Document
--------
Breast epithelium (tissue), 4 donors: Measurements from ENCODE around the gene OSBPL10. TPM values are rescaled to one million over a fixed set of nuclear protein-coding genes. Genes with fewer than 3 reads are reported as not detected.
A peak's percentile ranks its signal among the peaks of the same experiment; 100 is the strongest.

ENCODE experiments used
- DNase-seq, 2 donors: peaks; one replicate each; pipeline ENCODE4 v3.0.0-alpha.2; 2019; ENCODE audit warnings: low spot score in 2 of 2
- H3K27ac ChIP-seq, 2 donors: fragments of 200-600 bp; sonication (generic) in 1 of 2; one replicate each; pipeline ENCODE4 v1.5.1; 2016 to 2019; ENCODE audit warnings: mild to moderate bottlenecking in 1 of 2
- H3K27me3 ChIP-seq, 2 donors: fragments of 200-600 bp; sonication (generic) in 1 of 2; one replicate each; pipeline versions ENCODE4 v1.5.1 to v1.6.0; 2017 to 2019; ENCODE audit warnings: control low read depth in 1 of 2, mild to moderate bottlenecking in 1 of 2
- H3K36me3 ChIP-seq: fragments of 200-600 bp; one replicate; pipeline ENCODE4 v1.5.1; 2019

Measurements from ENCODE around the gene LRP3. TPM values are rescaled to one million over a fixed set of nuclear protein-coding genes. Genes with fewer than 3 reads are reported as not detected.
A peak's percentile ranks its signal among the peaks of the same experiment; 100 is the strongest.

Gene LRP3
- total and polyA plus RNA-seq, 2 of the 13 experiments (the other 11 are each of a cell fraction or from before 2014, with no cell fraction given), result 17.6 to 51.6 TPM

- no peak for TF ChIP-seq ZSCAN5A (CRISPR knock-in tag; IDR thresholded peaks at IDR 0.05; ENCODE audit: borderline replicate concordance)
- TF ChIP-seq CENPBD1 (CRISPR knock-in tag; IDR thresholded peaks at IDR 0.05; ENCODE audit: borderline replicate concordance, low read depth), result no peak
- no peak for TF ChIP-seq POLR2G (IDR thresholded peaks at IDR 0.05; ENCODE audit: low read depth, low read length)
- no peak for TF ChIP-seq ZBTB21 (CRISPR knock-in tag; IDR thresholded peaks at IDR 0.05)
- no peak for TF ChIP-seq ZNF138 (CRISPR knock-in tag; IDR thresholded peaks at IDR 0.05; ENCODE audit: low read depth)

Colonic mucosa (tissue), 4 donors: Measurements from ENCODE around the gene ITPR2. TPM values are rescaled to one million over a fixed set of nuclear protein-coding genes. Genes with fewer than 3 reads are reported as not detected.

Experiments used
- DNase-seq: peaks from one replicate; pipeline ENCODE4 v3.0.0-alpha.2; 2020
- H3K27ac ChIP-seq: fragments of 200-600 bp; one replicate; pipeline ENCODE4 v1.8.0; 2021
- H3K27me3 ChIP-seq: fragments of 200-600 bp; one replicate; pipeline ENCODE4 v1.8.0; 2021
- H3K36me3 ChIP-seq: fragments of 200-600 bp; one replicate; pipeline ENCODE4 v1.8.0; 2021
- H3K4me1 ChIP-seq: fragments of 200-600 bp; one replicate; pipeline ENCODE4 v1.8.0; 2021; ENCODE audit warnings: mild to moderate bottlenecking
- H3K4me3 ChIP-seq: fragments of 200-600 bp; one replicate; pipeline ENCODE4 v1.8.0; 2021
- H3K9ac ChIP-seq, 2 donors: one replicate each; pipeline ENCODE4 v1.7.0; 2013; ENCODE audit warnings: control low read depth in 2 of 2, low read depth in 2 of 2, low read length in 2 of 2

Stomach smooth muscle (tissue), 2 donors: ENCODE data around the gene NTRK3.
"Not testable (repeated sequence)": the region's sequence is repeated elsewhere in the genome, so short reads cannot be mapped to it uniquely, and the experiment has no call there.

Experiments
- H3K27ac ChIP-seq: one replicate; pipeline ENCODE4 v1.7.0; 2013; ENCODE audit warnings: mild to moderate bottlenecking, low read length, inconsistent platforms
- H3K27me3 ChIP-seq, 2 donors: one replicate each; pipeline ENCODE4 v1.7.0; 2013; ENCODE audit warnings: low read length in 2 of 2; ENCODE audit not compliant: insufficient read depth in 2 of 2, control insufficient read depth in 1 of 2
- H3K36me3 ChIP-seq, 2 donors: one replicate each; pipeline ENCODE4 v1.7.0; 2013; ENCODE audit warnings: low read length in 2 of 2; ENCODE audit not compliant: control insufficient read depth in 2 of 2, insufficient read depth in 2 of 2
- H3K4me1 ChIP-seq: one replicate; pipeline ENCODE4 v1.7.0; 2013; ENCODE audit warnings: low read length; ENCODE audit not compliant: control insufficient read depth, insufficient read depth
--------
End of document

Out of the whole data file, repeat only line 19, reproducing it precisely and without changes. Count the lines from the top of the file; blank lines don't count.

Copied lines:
- DNase-seq: peaks from one replicate; pipeline ENCODE4 v3.0.0-alpha.2; 2020